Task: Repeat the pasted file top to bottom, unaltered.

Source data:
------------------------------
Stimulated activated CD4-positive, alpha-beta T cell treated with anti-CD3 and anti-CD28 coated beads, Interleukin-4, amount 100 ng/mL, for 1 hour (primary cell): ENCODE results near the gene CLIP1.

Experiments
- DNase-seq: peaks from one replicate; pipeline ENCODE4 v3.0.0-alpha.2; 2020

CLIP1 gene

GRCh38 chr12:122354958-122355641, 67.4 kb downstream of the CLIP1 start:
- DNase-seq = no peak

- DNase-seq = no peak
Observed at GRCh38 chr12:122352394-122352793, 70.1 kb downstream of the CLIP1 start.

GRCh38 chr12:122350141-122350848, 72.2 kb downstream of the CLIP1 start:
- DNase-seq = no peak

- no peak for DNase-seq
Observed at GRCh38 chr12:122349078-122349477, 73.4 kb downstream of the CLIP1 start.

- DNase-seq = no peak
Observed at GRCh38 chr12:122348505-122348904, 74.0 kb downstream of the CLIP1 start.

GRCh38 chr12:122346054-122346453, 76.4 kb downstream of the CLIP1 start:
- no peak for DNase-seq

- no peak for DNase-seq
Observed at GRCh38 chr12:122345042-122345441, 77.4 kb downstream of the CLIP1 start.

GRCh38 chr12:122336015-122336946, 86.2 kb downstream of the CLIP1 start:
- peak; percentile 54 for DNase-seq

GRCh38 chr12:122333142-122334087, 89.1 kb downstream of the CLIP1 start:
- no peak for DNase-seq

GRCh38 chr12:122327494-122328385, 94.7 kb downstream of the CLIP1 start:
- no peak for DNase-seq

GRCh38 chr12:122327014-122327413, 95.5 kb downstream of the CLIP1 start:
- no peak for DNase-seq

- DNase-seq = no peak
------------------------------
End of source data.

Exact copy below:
Stimulated activated CD4-positive, alpha-beta T cell treated with anti-CD3 and anti-CD28 coated beads, Interleukin-4, amount 100 ng/mL, for 1 hour (primary cell): ENCODE results near the gene CLIP1.

Experiments
- DNase-seq: peaks from one replicate; pipeline ENCODE4 v3.0.0-alpha.2; 2020

CLIP1 gene

GRCh38 chr12:122354958-122355641, 67.4 kb downstream of the CLIP1 start:
- DNase-seq = no peak

- DNase-seq = no peak
Observed at GRCh38 chr12:122352394-122352793, 70.1 kb downstream of the CLIP1 start.

GRCh38 chr12:122350141-122350848, 72.2 kb downstream of the CLIP1 start:
- DNase-seq = no peak

- no peak for DNase-seq
Observed at GRCh38 chr12:122349078-122349477, 73.4 kb downstream of the CLIP1 start.

- DNase-seq = no peak
Observed at GRCh38 chr12:122348505-122348904, 74.0 kb downstream of the CLIP1 start.

GRCh38 chr12:122346054-122346453, 76.4 kb downstream of the CLIP1 start:
- no peak for DNase-seq

- no peak for DNase-seq
Observed at GRCh38 chr12:122345042-122345441, 77.4 kb downstream of the CLIP1 start.

GRCh38 chr12:122336015-122336946, 86.2 kb downstream of the CLIP1 start:
- peak; percentile 54 for DNase-seq

GRCh38 chr12:122333142-122334087, 89.1 kb downstream of the CLIP1 start:
- no peak for DNase-seq

GRCh38 chr12:122327494-122328385, 94.7 kb downstream of the CLIP1 start:
- no peak for DNase-seq

GRCh38 chr12:122327014-122327413, 95.5 kb downstream of the CLIP1 start:
- no peak for DNase-seq

- DNase-seq = no peak